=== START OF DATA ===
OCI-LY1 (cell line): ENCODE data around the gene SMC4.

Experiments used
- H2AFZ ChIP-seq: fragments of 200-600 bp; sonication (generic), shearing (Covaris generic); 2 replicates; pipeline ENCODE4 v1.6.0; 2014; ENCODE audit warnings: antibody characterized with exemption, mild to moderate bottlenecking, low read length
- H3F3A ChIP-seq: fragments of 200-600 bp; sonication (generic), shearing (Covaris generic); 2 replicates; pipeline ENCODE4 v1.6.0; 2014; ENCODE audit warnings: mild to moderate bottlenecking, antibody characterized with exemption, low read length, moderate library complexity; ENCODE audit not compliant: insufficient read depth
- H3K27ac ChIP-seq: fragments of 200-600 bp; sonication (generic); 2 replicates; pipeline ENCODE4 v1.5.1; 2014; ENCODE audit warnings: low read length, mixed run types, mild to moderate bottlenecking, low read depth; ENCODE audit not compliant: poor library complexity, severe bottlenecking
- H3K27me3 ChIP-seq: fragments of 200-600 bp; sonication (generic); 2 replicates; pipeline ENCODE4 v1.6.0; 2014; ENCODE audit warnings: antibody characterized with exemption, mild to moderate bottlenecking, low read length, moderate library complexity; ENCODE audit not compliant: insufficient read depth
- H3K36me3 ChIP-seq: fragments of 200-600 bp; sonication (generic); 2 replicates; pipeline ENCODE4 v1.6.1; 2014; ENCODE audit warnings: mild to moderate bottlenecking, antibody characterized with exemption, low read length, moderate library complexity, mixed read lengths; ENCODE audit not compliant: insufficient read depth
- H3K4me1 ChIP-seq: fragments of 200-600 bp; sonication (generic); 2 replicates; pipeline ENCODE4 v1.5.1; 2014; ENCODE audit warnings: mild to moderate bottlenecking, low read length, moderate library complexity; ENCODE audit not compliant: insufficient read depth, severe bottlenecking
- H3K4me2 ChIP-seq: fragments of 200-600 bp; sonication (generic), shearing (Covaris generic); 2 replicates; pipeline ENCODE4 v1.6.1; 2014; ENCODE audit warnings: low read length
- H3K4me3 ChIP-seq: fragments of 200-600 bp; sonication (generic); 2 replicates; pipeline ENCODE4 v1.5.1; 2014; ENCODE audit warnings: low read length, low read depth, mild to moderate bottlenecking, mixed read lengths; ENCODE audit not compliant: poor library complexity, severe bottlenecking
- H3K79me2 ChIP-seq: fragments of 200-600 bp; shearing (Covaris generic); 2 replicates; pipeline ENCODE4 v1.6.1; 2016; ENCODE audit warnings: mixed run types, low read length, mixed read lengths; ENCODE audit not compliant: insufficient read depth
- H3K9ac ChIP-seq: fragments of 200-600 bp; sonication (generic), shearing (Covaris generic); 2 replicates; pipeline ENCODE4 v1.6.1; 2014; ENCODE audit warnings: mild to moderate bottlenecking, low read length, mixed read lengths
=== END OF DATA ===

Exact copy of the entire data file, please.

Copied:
OCI-LY1 (cell line): ENCODE data around the gene SMC4.

Experiments used
- H2AFZ ChIP-seq: fragments of 200-600 bp; sonication (generic), shearing (Covaris generic); 2 replicates; pipeline ENCODE4 v1.6.0; 2014; ENCODE audit warnings: antibody characterized with exemption, mild to moderate bottlenecking, low read length
- H3F3A ChIP-seq: fragments of 200-600 bp; sonication (generic), shearing (Covaris generic); 2 replicates; pipeline ENCODE4 v1.6.0; 2014; ENCODE audit warnings: mild to moderate bottlenecking, antibody characterized with exemption, low read length, moderate library complexity; ENCODE audit not compliant: insufficient read depth
- H3K27ac ChIP-seq: fragments of 200-600 bp; sonication (generic); 2 replicates; pipeline ENCODE4 v1.5.1; 2014; ENCODE audit warnings: low read length, mixed run types, mild to moderate bottlenecking, low read depth; ENCODE audit not compliant: poor library complexity, severe bottlenecking
- H3K27me3 ChIP-seq: fragments of 200-600 bp; sonication (generic); 2 replicates; pipeline ENCODE4 v1.6.0; 2014; ENCODE audit warnings: antibody characterized with exemption, mild to moderate bottlenecking, low read length, moderate library complexity; ENCODE audit not compliant: insufficient read depth
- H3K36me3 ChIP-seq: fragments of 200-600 bp; sonication (generic); 2 replicates; pipeline ENCODE4 v1.6.1; 2014; ENCODE audit warnings: mild to moderate bottlenecking, antibody characterized with exemption, low read length, moderate library complexity, mixed read lengths; ENCODE audit not compliant: insufficient read depth
- H3K4me1 ChIP-seq: fragments of 200-600 bp; sonication (generic); 2 replicates; pipeline ENCODE4 v1.5.1; 2014; ENCODE audit warnings: mild to moderate bottlenecking, low read length, moderate library complexity; ENCODE audit not compliant: insufficient read depth, severe bottlenecking
- H3K4me2 ChIP-seq: fragments of 200-600 bp; sonication (generic), shearing (Covaris generic); 2 replicates; pipeline ENCODE4 v1.6.1; 2014; ENCODE audit warnings: low read length
- H3K4me3 ChIP-seq: fragments of 200-600 bp; sonication (generic); 2 replicates; pipeline ENCODE4 v1.5.1; 2014; ENCODE audit warnings: low read length, low read depth, mild to moderate bottlenecking, mixed read lengths; ENCODE audit not compliant: poor library complexity, severe bottlenecking
- H3K79me2 ChIP-seq: fragments of 200-600 bp; shearing (Covaris generic); 2 replicates; pipeline ENCODE4 v1.6.1; 2016; ENCODE audit warnings: mixed run types, low read length, mixed read lengths; ENCODE audit not compliant: insufficient read depth
- H3K9ac ChIP-seq: fragments of 200-600 bp; sonication (generic), shearing (Covaris generic); 2 replicates; pipeline ENCODE4 v1.6.1; 2014; ENCODE audit warnings: mild to moderate bottlenecking, low read length, mixed read lengths